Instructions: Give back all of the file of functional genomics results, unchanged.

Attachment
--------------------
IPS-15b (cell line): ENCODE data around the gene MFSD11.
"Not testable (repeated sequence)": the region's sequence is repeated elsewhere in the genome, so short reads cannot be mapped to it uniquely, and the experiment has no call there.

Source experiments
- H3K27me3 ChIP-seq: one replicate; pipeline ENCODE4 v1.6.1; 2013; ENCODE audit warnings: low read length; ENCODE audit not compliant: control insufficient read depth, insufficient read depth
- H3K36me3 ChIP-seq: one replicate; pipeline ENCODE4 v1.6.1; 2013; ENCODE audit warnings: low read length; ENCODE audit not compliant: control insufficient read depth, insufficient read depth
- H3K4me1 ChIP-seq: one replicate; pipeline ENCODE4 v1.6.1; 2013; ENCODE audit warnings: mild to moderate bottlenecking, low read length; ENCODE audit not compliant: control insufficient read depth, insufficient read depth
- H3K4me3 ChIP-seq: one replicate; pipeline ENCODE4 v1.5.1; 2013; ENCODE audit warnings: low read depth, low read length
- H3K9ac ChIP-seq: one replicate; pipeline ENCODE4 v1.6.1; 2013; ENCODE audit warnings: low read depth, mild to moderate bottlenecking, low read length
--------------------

IPS-15b (cell line): ENCODE data around the gene MFSD11.
"Not testable (repeated sequence)": the region's sequence is repeated elsewhere in the genome, so short reads cannot be mapped to it uniquely, and the experiment has no call there.

Source experiments
- H3K27me3 ChIP-seq: one replicate; pipeline ENCODE4 v1.6.1; 2013; ENCODE audit warnings: low read length; ENCODE audit not compliant: control insufficient read depth, insufficient read depth
- H3K36me3 ChIP-seq: one replicate; pipeline ENCODE4 v1.6.1; 2013; ENCODE audit warnings: low read length; ENCODE audit not compliant: control insufficient read depth, insufficient read depth
- H3K4me1 ChIP-seq: one replicate; pipeline ENCODE4 v1.6.1; 2013; ENCODE audit warnings: mild to moderate bottlenecking, low read length; ENCODE audit not compliant: control insufficient read depth, insufficient read depth
- H3K4me3 ChIP-seq: one replicate; pipeline ENCODE4 v1.5.1; 2013; ENCODE audit warnings: low read depth, low read length
- H3K9ac ChIP-seq: one replicate; pipeline ENCODE4 v1.6.1; 2013; ENCODE audit warnings: low read depth, mild to moderate bottlenecking, low read length